8 MIN READ
   //   Jan 5, 2021

Automated Data Migration testing for Drupal

Jeevan Bhushetty

Migration testing is to ensure that your application gets migrated from one system to another without affecting the legacy data and the functionalities. While the migration is in process, the testing team needs to ensure the integrity of the system is intact and that there is no data loss while migrating the data.

Data loss is the most common issue we come across in Migration Testing, and when we have huge data to be migrated we cannot completely depend on manual testing. Because it becomes impossible to verify content and compare it with the source data. If we have automation in place to check the vast amount of data, it will help us find data loss in less time and will give us more confidence in the migrated system.

Drupal 7 to Drupal 8 Migration

Let me share an example, we had a requirement to migrate a university site from Drupal 7 to Drupal 8. Since it was a university site it had heavy data/content including various courses, programs, staff, faculty, events etc. and we needed to ensure that all the data gets migrated with no data loss.

We had around 24 content types and each content type having thousands of nodes. It was impossible to verify this number of nodes manually. So we created an automation framework that helped us verify all nodes.

Our Tool Selection

We started exploring various options using existing functional tools like Behat, Selenium, Cypress, etc. but we wanted to avoid the browser interaction in this data verification process because visiting node pages and verifying data would require a lot of time and when it comes to 1000+ nodes it could take hours. Choosing functional tools which use browsers never suffice our needs when it comes to large amounts of data.

We Chose Drupal

Our source (D7) and destination (D8) were in MySql DB format, so we decided to create a custom tool to verify the data migration. We created a Drupal module having a custom Drush, command that would verify the migrated data. Helping us execute test fasters and at the same time utilise the existing drupal functionalities and its framework in our tool.

Our Approach

Migration Testing
 

Creating Drush Command and Managing DB connections

We created the custom Drush 9 command - “drush migration:test <content_type_machine_name>”

drush.services.yml
services:
 migrate_testing.commands:
   class: \Drupal\migrate_testing\Commands\MigrationTestingCommand
   tags:
     - { name: drush.command }
/**
* Drush command to run Migration testing
*
* @command migration:test
* @aliases mt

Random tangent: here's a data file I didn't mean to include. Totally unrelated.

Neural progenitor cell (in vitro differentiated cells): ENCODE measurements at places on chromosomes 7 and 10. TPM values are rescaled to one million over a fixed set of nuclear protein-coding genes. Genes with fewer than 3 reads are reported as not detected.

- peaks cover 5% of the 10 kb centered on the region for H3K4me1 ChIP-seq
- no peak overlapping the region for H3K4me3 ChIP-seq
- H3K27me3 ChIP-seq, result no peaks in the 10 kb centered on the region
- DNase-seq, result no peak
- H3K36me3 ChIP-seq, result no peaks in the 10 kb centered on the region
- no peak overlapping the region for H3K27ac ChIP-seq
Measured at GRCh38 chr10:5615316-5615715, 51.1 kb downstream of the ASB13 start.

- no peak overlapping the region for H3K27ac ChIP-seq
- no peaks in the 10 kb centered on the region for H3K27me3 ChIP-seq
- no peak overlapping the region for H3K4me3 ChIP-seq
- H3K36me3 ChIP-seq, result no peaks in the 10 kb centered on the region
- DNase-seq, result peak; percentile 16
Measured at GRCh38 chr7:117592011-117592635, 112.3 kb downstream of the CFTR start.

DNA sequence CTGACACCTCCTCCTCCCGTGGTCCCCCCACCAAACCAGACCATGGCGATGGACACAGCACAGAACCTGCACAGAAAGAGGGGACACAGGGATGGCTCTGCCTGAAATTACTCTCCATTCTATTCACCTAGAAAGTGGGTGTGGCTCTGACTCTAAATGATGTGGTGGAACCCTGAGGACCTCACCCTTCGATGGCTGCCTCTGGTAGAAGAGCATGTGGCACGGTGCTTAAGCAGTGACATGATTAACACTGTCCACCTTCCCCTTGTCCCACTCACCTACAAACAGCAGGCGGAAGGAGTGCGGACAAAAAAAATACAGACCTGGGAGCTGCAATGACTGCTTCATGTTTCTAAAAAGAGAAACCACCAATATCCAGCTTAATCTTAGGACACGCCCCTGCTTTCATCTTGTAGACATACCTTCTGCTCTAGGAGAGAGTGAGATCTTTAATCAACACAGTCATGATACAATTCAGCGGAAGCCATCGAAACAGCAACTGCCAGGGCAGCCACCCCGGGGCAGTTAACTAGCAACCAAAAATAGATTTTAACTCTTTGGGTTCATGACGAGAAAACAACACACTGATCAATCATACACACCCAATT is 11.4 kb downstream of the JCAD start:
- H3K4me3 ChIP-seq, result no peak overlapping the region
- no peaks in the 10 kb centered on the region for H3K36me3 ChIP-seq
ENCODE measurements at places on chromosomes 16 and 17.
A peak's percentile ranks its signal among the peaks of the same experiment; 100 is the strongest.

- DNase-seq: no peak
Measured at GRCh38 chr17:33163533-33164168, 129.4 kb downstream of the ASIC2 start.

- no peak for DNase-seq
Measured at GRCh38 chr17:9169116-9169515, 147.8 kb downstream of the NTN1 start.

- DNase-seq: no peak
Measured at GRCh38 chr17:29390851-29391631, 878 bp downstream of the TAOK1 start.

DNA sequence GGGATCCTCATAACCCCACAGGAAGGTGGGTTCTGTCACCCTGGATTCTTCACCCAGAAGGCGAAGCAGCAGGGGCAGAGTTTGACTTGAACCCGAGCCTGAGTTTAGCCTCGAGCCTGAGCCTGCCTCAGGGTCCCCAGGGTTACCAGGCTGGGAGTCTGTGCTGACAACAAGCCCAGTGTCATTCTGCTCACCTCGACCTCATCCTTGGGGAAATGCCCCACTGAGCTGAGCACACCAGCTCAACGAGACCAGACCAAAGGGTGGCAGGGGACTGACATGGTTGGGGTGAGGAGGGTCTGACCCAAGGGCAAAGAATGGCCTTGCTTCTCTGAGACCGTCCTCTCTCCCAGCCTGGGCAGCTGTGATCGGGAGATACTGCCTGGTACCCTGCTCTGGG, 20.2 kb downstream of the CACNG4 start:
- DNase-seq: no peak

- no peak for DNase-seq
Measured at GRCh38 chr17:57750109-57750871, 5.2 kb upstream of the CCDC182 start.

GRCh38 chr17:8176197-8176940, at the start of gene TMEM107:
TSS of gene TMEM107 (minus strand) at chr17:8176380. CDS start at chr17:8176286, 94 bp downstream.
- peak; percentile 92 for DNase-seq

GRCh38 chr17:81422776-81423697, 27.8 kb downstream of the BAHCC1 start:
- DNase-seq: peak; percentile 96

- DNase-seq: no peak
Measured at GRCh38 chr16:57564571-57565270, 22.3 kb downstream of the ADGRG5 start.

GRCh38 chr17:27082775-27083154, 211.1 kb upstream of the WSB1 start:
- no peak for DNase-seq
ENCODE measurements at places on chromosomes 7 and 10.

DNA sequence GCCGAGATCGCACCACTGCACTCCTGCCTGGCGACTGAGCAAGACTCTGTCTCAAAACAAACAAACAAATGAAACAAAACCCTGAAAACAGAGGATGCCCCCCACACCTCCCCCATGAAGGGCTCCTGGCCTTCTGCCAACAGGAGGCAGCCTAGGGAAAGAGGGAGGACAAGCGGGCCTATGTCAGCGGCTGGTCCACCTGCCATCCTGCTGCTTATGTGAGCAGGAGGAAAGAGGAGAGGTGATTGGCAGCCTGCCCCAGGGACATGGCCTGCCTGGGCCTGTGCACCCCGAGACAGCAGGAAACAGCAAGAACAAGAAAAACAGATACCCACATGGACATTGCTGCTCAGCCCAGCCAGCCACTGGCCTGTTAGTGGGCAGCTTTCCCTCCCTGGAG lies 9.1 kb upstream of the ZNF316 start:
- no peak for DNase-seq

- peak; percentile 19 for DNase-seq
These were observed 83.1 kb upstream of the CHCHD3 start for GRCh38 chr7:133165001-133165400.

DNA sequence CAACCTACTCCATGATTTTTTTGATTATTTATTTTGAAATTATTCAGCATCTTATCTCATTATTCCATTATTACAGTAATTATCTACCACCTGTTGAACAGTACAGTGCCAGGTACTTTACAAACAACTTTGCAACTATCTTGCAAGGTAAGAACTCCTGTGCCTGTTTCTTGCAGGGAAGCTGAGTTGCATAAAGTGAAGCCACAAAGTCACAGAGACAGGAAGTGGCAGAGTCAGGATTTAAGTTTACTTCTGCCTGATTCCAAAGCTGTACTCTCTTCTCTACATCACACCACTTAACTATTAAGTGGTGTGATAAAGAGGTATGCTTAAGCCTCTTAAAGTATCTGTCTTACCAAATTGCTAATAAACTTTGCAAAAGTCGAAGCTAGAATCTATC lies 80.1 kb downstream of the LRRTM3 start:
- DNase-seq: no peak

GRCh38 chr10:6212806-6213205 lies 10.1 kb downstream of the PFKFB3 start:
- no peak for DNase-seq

* @param null $content
* @option limit
*   number of nodes.
* @throws \Masterminds\HTML5\Exception
*/
public function migrationTesting($content = NULL, $options = ['limit' => 0]) {
 // actual code goes here.
}

The Drush command accepts two parameters - a content type name and the number of nodes to check, by default it would check all nodes.

Apart from this, we maintained two DB connections in the Settings.php file by adding another array for D7 - DB connection.

  • Mapping Files

We required a few inputs before running the migration tests - we needed the information of each content type and its field mapping in D8. This helped us compare the data with the exact node and data inside each field. 

We then created Mapping files in YAML format, each of these files was named in <content_type_machine_name>.yml format, each file had the following format: 

content: <type_of_content>
type: <content_type_machine_name>
table: <migration_table_name>
fields:
 -
   d7:
     name: <d7_Field_machine_name>
     type: <d7_field_type>

   d8:
     name: <d8_Field_machine_name>
     type: <d8_field_type>
 -
   d7:
     name: <d7_Field_machine_name>
     type: <d7_field_type>
  
   d8:
     name: <d8_Field_machine_name>
     type: <d8_field_type>

The Fields array holds all the information about the fields from D7 to its corresponding D8 field and the Drush command uses these YAMLs as a source of input before querying the DB’s.

  • Field Types Configurations

Each field type has specific columns in DB, and those particular columns were used to verify the data. 

For example, each field having type text (we get this field type from a mapping file) will have a field table with column name as - <field_machine_name_value> as a column that will hold the actual data. We created field_type.yml which holds all the column information of each field type that will be used to fetch specific data for comparison.

d7:

 text:
   - "{fieldname}_value"

 text_long:
   - "{fieldname}_value"

 string:
   - "{fieldname}_value"

 email:
   - "{fieldname}_email"

 link_field: